The seller can tell you how much the property has generated or how much it costs, but unless you have specific details, don’t make a decision to buy or transfer the property. Sellers can inflate the numbers to make the property look more attractive, or make mistakes by making it less attractive without realizing it.
Having numbers that you can use to make decisions is important, which is why so many buyers love Roofstock Marketplace because it provides specific numbers that buyers can use to make important decisions.
Real estate potential assessment
Once you have the numbers, it’s time to pick them up to determine the property’s true potential. Here are the calculations you should take into account.
Net operating income
Net operating income is a universal metric: most investors use it to decide whether it is worth it or not. NOI is the income remaining after expenses, minus any expenses on the loan. In short, it is the total property income minus expenses.
You can look at NOI per month or as an annual rate by multiplying the monthly NOI by 12.
Net operating income is universal because it does not include debt service. Since each investor will have different debt service numbers, it is impossible to determine NOI across the board. If you want to make a quick decision, viewing the NOI can help you decide if a property is worth considering.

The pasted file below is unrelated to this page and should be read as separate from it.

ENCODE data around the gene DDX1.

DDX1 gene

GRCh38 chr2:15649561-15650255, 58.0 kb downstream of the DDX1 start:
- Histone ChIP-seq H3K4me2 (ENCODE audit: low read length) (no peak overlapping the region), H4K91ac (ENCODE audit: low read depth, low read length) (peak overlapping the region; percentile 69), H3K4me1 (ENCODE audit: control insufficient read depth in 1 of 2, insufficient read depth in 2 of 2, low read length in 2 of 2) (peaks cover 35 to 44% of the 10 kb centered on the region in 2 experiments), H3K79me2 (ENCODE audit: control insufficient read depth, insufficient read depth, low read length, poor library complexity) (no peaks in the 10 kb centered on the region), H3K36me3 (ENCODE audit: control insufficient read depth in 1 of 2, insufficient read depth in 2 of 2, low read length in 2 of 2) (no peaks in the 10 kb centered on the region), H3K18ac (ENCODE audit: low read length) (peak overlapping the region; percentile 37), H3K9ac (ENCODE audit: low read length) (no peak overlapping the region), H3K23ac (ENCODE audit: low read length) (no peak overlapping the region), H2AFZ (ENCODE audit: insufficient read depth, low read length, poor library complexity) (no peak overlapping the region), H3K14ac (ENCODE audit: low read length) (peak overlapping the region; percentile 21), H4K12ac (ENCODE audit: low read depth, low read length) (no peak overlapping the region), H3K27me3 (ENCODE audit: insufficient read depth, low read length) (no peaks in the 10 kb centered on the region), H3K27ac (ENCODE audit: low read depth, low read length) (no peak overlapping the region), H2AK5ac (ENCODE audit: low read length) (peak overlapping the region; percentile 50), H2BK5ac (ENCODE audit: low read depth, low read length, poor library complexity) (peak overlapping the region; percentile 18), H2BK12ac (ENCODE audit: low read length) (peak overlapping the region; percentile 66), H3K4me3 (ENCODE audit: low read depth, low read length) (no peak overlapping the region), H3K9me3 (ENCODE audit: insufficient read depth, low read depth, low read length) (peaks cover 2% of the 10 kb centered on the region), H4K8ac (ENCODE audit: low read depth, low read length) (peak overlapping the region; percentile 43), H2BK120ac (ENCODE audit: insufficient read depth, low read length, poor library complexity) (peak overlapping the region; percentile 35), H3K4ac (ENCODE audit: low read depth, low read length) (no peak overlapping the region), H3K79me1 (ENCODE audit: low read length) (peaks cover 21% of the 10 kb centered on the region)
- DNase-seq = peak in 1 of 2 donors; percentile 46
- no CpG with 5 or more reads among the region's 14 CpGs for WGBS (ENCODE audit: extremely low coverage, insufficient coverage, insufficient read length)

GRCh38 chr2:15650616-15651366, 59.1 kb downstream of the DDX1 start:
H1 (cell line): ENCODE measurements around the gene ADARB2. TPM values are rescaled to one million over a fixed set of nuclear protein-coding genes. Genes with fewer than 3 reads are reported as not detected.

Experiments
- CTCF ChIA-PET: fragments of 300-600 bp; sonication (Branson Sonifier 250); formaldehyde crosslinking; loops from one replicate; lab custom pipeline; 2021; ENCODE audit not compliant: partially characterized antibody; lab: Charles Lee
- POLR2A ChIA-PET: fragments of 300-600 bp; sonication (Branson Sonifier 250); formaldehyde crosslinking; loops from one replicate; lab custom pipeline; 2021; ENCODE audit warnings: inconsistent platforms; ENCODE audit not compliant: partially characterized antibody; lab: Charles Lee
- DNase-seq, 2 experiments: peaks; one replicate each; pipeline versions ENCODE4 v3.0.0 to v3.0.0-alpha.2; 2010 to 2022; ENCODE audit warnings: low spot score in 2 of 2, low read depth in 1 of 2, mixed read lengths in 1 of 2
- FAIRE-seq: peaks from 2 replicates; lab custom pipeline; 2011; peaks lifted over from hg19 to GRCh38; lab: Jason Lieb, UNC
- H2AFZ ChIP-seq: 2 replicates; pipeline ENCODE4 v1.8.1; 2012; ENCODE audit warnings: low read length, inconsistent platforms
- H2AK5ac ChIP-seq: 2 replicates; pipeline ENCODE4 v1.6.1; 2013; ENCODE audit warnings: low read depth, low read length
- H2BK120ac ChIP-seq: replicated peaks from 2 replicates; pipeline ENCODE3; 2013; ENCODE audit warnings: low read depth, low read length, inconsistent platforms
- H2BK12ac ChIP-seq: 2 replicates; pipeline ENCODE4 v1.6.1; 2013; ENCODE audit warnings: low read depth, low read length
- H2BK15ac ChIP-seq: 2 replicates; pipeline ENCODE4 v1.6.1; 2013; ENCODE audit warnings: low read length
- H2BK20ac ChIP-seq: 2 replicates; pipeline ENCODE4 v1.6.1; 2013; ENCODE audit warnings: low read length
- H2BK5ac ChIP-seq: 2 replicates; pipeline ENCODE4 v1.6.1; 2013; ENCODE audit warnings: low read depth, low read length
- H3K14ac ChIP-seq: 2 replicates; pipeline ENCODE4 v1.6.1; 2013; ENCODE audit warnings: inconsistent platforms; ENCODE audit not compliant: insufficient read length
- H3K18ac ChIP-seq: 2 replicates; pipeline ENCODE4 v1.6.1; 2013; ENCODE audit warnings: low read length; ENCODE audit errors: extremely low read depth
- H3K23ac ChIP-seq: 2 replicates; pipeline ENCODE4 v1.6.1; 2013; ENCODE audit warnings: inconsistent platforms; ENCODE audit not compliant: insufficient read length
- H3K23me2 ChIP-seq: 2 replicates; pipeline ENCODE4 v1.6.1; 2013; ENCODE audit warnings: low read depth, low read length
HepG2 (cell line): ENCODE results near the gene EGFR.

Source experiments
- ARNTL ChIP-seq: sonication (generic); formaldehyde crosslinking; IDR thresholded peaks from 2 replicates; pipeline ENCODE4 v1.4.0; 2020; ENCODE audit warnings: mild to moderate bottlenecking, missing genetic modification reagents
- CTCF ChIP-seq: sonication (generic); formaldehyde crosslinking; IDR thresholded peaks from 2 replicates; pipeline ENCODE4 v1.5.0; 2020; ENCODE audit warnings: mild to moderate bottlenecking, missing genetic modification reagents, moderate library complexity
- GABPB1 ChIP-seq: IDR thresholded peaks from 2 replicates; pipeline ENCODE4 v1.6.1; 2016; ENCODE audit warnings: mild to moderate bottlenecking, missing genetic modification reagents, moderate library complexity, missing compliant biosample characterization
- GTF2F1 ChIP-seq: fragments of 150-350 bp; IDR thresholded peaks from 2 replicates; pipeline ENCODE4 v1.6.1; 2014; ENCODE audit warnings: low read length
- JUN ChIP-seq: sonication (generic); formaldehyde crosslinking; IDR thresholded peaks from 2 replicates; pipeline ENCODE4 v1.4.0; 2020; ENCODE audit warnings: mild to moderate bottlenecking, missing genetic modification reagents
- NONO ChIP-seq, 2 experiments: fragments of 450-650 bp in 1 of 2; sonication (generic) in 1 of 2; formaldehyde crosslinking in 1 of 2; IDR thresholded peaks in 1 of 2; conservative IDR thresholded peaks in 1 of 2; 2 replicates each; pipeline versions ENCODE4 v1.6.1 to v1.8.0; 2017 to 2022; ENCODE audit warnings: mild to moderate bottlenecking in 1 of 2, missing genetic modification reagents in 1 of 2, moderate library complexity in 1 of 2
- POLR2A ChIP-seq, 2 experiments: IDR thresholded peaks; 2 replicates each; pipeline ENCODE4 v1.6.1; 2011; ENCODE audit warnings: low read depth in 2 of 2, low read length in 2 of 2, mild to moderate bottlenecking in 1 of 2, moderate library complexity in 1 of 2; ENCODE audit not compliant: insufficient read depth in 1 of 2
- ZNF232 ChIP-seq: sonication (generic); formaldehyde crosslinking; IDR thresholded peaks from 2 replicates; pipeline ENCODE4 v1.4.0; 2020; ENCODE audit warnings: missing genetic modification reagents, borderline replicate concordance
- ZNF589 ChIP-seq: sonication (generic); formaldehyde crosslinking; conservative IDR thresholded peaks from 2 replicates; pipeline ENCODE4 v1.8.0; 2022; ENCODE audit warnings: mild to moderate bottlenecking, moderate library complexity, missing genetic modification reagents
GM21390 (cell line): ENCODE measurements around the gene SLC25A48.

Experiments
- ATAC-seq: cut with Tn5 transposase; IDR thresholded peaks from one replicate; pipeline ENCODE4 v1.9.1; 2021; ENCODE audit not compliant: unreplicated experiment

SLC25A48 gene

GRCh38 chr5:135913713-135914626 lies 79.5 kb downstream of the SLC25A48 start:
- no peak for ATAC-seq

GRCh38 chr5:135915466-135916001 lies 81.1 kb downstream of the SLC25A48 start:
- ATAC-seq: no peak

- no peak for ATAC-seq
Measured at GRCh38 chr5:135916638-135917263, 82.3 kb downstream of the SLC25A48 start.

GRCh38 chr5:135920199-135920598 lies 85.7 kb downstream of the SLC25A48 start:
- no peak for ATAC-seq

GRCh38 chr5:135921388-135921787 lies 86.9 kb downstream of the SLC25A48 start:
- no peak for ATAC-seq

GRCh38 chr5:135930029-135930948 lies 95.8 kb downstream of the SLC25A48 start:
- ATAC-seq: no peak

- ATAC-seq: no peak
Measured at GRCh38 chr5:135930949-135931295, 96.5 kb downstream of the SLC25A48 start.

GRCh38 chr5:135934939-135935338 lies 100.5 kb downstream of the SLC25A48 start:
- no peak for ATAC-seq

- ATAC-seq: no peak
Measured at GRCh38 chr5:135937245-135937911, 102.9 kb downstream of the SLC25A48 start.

Cash flow is similar to NOI, except that all costs are included, including debt service. Cash flow is just income minus expenses, but it gets more detailed than just an analysis of rent (income) and mortgage (expense).
Each house has different expenses, but here are the general expenses:
Real estate taxes
Maintenance costs including lawn care and snow removal
Utilities (which you cover)
Property Management Fee
Cash flow is individual and depends on the type of funding you can get and whether you will use a property management company or manage the property yourself. The more expenses you have, the less your cash flow, and vice versa.
The capitalization rate is another unbiased number that buyers can use to generalize whether a home is right for them or not. While each region has a “good” and “bad” restriction rate, it averages between 8% and 12%.
But what is the maximum bet?
This is the NOI / Property value.
Since it uses NOI, it is independent of any funding or debt service on the property, which gives you a rough idea of whether it is in your desired range or if you should look elsewhere.
The capitalization rate is the income you would have earned if you hadn’t financed real estate. This is a great way to determine if a property is a good investment for you. If you are not sure if this figure is suitable for a given area, take a look around and find out what level of capitalization is suitable for other properties. Once you know the average cost of living in the area, you can determine if this property is worth it.
The overall ROI is the overall return on investment. Again, good and bad ROIs differ for every person, but you have to keep the numbers in mind.
Your ROI is your total return / investment.
Your total income should include all factors such as taxes owed or paid, capital earned in the year, and property gains. You can use the numbers provided by the seller or the data you found to calculate your potential ROI to see if it fits your needs.